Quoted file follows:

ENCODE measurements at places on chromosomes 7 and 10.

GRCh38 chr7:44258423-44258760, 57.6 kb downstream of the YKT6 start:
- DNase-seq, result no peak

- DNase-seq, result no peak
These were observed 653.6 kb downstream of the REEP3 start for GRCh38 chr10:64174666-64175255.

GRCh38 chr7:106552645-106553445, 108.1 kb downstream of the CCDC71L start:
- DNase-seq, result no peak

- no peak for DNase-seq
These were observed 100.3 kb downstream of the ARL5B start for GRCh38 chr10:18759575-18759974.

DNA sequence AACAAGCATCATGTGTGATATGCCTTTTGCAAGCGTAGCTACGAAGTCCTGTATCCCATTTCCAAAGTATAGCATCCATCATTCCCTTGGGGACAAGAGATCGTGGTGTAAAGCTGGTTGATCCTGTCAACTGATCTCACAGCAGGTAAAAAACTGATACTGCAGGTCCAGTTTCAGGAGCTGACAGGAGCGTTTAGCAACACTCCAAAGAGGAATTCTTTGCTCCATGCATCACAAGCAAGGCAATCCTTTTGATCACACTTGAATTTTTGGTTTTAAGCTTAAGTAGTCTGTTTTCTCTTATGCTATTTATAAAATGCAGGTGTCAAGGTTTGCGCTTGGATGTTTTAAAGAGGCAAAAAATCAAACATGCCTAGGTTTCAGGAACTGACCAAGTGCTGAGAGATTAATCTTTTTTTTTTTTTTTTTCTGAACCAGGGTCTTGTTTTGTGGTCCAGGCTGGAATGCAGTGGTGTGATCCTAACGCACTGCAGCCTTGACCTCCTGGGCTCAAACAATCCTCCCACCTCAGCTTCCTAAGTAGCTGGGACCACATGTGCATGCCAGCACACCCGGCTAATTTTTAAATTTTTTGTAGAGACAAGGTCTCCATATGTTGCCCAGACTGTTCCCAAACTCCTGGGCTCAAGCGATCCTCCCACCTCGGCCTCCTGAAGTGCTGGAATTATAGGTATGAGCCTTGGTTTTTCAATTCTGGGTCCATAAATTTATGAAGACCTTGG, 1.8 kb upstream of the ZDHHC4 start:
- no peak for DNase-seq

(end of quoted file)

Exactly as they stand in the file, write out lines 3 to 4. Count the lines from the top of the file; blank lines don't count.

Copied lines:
- DNase-seq, result no peak

- DNase-seq, result no peak